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De Jure Law Journal

versión On-line ISSN 2225-7160
versión impresa ISSN 1466-3597

Resumen

MNYANDU, Ntokozo. Developing the common law crime murder in relation to physician-assisted suicide and physician-assisted euthanasia: Revisiting the missteps of Stransham-Ford v Minister of Justice and Correctional Development 2015 (4) SA 50 (G). De Jure (Pretoria) [online]. 2021, vol.54, n.1, pp.249-264. ISSN 2225-7160.  http://dx.doi.org/10.17159/2225-7160/2021/v54a15.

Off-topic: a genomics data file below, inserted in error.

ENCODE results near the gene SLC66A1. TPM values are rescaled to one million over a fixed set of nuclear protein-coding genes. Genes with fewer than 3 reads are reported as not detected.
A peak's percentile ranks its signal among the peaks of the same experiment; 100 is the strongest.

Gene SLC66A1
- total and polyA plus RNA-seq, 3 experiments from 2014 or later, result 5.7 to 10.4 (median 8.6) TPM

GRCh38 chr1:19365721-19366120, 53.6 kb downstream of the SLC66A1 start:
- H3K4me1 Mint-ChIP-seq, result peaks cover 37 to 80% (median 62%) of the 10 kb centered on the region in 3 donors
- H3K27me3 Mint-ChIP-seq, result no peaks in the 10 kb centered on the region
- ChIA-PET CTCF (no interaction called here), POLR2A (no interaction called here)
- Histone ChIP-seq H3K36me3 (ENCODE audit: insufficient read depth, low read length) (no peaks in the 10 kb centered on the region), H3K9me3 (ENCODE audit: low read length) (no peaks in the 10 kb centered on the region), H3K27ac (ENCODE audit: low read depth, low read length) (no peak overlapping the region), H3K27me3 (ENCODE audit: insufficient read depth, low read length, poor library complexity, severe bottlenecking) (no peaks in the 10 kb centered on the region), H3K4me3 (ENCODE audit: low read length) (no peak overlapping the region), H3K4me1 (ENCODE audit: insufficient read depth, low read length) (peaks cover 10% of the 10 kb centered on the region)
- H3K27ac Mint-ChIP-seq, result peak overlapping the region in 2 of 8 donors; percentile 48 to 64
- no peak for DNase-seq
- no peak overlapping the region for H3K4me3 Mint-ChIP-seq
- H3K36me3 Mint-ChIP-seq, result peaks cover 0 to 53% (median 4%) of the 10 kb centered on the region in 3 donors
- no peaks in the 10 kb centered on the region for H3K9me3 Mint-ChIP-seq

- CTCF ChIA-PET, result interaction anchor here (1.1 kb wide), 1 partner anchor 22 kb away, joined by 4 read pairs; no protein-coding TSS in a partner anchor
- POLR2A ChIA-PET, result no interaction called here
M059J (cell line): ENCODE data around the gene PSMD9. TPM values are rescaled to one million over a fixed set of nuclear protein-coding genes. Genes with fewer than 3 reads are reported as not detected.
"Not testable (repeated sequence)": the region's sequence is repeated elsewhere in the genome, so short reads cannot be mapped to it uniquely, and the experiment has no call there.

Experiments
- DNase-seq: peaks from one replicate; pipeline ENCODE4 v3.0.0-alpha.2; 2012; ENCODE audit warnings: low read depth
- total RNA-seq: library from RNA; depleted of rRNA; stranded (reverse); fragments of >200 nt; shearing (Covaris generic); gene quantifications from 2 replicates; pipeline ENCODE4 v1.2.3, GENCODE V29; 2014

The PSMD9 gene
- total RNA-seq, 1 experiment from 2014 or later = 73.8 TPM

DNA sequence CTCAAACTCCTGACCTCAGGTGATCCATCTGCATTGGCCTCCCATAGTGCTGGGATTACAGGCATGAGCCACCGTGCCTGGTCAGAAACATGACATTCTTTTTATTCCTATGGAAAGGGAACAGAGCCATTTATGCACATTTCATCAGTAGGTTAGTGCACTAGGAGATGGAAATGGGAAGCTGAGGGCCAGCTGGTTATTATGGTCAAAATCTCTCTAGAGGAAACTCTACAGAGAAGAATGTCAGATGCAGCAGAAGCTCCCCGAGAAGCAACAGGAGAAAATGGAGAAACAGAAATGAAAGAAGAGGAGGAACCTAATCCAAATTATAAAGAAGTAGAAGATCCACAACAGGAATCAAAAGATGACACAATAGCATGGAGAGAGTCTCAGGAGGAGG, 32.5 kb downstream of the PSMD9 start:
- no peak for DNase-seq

Digitisation of information compels a revision of the Fourth Industrial Revolution (4IR) and its associated technologies. This arises because 4IR technologies, for example, the Internet of Things (IoT), Big or Massive Data, Artificial intelligence (AI), augmented or virtual reality and machine learning, drastically adjust the manner in which an information society operates. Specifically, they present unprecedented opportunities for business, economy and online user or consumers. Furthermore, they profoundly model and re-model productions. As a result, the conventional lines between the physical, digital and biological spheres become imprecise. Given the extent of the transformation that 4IR technologies bring to society, it has become necessary to refer to them as the disruptive technologies. However, the inquiry is to what extent is the information society ready to take advantage of disruptive technologies and control some of the setbacks that emanate from therefrom? For regulatory purposes, how electronic or e-ready regulators are to control the adverse consequences that are associated with disruptive technologies? To address these questions, this paper discusses some of the selected theories for technology regulations (artificial immune system (AIS) theory and theory for Lex Informatica). The theories are not technology regulations, as such. Simply, they concede that technology regulations should encourage a proper scrutiny of the position of the technologies in the information society.

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